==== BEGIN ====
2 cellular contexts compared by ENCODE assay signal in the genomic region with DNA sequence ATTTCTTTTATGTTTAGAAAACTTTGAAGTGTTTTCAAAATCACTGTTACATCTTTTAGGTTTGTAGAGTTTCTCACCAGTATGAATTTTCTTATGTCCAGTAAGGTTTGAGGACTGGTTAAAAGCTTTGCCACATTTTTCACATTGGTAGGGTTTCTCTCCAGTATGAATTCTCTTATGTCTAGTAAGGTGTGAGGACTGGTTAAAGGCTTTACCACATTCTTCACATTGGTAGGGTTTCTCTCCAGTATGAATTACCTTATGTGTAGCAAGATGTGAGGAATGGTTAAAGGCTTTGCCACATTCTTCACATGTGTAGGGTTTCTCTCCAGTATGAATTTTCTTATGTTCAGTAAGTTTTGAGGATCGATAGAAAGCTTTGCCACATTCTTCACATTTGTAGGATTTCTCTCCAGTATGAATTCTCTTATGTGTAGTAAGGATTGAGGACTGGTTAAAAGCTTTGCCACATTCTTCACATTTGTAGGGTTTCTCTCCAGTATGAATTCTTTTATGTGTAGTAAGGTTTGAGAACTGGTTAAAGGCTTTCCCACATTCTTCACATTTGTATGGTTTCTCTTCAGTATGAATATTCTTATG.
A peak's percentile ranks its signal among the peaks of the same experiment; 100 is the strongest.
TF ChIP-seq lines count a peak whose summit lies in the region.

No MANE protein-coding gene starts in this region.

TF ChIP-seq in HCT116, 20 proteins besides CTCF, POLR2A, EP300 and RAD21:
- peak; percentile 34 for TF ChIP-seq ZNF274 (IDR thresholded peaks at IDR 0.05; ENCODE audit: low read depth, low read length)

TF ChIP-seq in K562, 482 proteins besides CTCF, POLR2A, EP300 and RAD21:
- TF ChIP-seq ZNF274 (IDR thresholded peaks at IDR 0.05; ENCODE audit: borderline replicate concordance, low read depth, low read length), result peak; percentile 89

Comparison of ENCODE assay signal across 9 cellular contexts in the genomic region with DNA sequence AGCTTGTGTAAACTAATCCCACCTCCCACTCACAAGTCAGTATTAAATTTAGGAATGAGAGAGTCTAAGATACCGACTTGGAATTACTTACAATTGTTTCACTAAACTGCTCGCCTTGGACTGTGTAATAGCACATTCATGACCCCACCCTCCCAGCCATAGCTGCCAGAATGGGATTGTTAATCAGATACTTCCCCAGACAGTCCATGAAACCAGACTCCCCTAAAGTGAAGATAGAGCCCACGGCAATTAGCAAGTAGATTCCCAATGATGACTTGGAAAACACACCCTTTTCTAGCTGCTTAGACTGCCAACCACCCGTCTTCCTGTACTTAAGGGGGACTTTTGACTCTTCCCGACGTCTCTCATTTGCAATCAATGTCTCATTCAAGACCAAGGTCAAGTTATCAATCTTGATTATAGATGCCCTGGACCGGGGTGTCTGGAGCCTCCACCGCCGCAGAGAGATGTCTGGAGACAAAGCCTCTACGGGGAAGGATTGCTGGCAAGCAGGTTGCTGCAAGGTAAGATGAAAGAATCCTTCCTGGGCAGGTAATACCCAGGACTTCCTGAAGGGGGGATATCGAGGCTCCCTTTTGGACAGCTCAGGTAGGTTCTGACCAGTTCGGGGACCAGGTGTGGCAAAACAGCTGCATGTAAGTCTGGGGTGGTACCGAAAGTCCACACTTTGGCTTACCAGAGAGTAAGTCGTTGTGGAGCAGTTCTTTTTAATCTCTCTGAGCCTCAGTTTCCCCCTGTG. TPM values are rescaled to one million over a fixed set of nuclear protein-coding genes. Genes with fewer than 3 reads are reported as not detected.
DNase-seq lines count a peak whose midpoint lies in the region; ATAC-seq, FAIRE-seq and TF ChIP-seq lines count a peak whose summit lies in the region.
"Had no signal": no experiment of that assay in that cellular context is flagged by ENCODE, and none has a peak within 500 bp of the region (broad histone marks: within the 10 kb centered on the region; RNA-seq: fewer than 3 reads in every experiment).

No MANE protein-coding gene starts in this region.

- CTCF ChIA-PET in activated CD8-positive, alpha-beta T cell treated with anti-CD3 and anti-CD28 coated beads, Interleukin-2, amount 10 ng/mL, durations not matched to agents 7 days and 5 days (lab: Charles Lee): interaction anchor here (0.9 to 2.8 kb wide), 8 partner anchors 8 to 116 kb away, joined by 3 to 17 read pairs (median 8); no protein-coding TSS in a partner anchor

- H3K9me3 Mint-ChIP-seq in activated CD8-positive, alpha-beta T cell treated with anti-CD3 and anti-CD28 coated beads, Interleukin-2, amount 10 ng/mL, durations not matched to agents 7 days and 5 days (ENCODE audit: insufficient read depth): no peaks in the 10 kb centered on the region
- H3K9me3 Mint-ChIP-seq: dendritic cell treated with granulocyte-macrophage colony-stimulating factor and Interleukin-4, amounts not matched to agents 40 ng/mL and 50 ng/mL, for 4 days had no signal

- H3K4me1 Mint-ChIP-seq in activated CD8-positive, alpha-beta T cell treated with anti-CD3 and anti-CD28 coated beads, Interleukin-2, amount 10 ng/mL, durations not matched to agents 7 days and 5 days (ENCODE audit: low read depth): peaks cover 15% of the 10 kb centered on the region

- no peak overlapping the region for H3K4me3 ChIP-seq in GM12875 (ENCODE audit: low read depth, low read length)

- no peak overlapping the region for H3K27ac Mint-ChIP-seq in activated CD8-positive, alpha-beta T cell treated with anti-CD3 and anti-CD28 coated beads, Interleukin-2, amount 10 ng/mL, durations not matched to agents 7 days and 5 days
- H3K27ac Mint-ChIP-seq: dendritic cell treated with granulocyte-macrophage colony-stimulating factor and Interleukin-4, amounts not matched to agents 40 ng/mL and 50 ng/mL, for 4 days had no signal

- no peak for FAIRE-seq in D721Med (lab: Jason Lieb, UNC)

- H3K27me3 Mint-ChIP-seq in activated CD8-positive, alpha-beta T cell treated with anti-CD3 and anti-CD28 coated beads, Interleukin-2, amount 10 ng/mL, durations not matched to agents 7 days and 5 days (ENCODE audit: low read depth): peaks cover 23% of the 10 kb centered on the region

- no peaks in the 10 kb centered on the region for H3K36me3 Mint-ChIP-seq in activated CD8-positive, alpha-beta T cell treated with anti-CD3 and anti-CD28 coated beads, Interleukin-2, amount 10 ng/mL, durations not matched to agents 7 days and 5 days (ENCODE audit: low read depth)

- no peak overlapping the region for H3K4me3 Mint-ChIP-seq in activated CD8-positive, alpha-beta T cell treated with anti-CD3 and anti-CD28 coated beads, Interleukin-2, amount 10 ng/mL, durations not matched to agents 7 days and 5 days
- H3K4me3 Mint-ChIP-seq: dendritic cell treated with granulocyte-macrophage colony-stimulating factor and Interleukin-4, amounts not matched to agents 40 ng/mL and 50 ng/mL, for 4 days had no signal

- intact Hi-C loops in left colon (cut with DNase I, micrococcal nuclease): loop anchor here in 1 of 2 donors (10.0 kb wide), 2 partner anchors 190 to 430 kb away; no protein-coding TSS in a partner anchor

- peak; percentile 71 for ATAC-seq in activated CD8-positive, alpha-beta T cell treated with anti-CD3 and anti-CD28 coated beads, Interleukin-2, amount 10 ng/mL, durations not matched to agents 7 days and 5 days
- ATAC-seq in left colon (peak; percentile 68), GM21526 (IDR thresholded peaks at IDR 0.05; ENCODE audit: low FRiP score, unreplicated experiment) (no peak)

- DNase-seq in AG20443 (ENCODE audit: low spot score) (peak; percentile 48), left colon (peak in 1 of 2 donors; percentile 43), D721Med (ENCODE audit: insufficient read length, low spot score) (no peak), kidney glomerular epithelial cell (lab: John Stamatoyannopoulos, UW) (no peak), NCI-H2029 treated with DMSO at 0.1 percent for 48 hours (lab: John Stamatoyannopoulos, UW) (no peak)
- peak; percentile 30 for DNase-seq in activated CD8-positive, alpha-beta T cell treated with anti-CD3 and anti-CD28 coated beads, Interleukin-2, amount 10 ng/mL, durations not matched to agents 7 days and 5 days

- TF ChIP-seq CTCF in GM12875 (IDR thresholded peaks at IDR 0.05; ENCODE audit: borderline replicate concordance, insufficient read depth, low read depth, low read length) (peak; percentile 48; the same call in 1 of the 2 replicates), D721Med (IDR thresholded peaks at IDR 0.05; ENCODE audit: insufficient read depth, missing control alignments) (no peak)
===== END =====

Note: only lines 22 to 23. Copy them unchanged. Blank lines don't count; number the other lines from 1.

- no peaks in the 10 kb centered on the region for H3K36me3 Mint-ChIP-seq in activated CD8-positive, alpha-beta T cell treated with anti-CD3 and anti-CD28 coated beads, Interleukin-2, amount 10 ng/mL, durations not matched to agents 7 days and 5 days (ENCODE audit: low read depth)

- no peak overlapping the region for H3K4me3 Mint-ChIP-seq in activated CD8-positive, alpha-beta T cell treated with anti-CD3 and anti-CD28 coated beads, Interleukin-2, amount 10 ng/mL, durations not matched to agents 7 days and 5 days